3 Ways To Be The "Cool" Mom

3 Ways To Be The "Cool" Mom


3 Ways To Be The "Cool" Mom

It's tough to walk the line between parent and friend with your children. You want your kids to like you, to trust you, to acknowledge your ‘cool.’ But can you be the cool mom without letting your kids walk all over you? Here are three strategies Circle of Moms members recommend for establishing your cool factor while maintaining your authority as a good parent.

1. Listen

Your kids may not listen to you as often as you would like, but that doesn't mean they don't want you to listen to them. One of the easiest ways to find out what is really going on with them can be to ask open ended questions and then just listen. Angela B. believes that listening without interrupting will help your child "know that she matters." Jana W. has similar advice: “I found being a good listener and trying to keep my mouth shut (no lecturing or judging) worked best with my own daughters.”

Listening also shows that you respect your child's opinions and ideas (even when you don't agree with them). This type of mutual respect is important for any relationship, even the one you have with your kids. As Becky E. says of her sons: “I'm giving them the same respect that I would give my other friends. I listen to them, I consider their feelings, and I when I have to 'exert my authority' I do so in a way that preserves our relationship, because that is most important.”

 

2. Be Honest

Being honest and open with your kids about your life experiences isn't always easy, but it can be beneficial. It's often a two-way street: if you want them to tell you the truth you have to do the same, and even admit that you've made some mistakes along the way. Diana C. believes that this kind of honest communication is the best way to raise her kids: "Its better to always get the truth from you than to learn some half-truth or, even worse, the wrong thing entirely, from someone else. Tell them your experiences, but also tell them what you've learned from those experiences. In the end it all comes down to communication and trust. Without those nothing you do will work."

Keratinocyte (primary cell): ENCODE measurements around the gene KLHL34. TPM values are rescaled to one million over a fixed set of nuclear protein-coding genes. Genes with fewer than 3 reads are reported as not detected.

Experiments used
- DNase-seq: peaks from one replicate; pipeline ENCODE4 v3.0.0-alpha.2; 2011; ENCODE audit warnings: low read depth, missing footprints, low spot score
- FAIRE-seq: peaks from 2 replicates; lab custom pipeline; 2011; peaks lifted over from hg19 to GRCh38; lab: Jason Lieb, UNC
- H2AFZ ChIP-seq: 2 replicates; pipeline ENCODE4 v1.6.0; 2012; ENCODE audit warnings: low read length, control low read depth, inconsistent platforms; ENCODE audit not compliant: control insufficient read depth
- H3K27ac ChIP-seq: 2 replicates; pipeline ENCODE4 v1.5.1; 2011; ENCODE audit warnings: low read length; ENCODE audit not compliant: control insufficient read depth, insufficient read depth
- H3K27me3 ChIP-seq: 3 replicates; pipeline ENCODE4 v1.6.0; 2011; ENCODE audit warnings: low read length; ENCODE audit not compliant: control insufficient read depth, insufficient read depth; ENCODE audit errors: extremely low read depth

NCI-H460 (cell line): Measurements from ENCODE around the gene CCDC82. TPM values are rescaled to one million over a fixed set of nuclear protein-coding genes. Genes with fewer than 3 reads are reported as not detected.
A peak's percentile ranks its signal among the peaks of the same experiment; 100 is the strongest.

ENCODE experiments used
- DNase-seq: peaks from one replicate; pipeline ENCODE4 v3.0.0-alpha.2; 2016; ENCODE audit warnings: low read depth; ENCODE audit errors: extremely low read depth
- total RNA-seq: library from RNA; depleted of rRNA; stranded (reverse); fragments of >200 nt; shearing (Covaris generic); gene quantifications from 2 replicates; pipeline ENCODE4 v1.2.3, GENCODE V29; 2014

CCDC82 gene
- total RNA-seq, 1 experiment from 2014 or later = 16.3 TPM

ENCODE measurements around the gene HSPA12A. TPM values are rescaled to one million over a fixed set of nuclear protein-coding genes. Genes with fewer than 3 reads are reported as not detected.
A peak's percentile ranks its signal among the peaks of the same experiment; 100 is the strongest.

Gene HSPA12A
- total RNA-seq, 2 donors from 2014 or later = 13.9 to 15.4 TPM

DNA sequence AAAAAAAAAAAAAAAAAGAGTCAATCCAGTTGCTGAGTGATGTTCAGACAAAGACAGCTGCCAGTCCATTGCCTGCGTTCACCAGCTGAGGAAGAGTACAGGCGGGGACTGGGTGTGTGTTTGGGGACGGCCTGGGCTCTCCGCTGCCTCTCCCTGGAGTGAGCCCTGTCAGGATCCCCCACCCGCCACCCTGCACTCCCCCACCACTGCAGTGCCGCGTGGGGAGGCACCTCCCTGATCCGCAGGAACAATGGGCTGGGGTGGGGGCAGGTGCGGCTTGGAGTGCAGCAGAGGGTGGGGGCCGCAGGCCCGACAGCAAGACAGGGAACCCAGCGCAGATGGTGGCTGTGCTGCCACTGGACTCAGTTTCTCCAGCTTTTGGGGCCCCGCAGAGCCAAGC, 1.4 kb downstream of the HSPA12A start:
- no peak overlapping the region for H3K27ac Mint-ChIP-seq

Jenifer M. takes the same approach when her kids ask questions, and is careful to keep what she shares age appropriate: "I try to aswer any questions honestly and upfront, but obviously I'm more informative to the older kids than the younger ones. A 9-year-old can handle the facts but doesn't need too much detail yet, and a 14 to 21-year-old gets a situation-relevant talk."

 

3. Set Aside Time Just For Them

If you're struggling with the relationship you have with your child, several moms offer the reassuring advice that simply spending one-on-one time with your child can really help. Setting aside that time to do something fun, just the two of you, is a good way to reconnect. Judi S., a mom of 4, says she believes in "open ears and firm boundaries." As she explains, “The time that you spend with them allows them to talk about the things that are going on in their lives. It allows them to have a sounding board, sometimes for advice and sometimes just to spew.”

Dee Ann S. was able to develop a closer relationship with her girls by doing a "mother/daughter" day every once in a while: "That seemed to help with my girls. They felt like I cared enough to spend the day with them and go on trips or just go to the mall or go get our nails done." You can use the same concept to set aside special time just for mother/son activities.

Nadja P. uses this approach with her son: "My 16-year-old son and I go to dinner, just the two of us. He picks the place and we talk about the stuff he wants to talk about organically: sports, school, college, TV shows, whatever. The conversation doesn't have to be deep, but he knows that I'm not his enemy and that he can talk to me, which makes for a better relationship all around."

What do your kids think is the "coolest" thing about their mom?                  

Image Source: basykes via Flickr/Creative Commons

The views expressed in this article are those of the author and do not necessarily represent the views of, and should not be attributed to, POPSUGAR.

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